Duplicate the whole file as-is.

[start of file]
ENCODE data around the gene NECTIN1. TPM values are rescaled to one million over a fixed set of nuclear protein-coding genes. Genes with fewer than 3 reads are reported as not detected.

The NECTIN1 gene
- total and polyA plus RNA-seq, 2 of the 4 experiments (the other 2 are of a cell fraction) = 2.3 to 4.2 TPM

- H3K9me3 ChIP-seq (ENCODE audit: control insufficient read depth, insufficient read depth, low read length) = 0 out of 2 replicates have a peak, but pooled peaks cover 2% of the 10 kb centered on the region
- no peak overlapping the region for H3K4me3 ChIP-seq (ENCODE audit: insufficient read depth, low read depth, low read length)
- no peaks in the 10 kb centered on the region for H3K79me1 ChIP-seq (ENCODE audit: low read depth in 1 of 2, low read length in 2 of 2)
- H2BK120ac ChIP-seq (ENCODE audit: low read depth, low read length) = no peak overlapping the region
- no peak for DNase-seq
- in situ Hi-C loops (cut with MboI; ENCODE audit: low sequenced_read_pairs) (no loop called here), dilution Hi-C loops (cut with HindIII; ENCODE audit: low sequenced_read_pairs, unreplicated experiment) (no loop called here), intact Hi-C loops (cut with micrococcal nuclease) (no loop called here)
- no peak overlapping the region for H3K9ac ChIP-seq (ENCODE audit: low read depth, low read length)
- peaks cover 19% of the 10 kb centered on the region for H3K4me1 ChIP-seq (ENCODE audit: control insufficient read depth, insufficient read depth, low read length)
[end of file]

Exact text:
ENCODE data around the gene NECTIN1. TPM values are rescaled to one million over a fixed set of nuclear protein-coding genes. Genes with fewer than 3 reads are reported as not detected.

The NECTIN1 gene
- total and polyA plus RNA-seq, 2 of the 4 experiments (the other 2 are of a cell fraction) = 2.3 to 4.2 TPM

- H3K9me3 ChIP-seq (ENCODE audit: control insufficient read depth, insufficient read depth, low read length) = 0 out of 2 replicates have a peak, but pooled peaks cover 2% of the 10 kb centered on the region
- no peak overlapping the region for H3K4me3 ChIP-seq (ENCODE audit: insufficient read depth, low read depth, low read length)
- no peaks in the 10 kb centered on the region for H3K79me1 ChIP-seq (ENCODE audit: low read depth in 1 of 2, low read length in 2 of 2)
- H2BK120ac ChIP-seq (ENCODE audit: low read depth, low read length) = no peak overlapping the region
- no peak for DNase-seq
- in situ Hi-C loops (cut with MboI; ENCODE audit: low sequenced_read_pairs) (no loop called here), dilution Hi-C loops (cut with HindIII; ENCODE audit: low sequenced_read_pairs, unreplicated experiment) (no loop called here), intact Hi-C loops (cut with micrococcal nuclease) (no loop called here)
- no peak overlapping the region for H3K9ac ChIP-seq (ENCODE audit: low read depth, low read length)
- peaks cover 19% of the 10 kb centered on the region for H3K4me1 ChIP-seq (ENCODE audit: control insufficient read depth, insufficient read depth, low read length)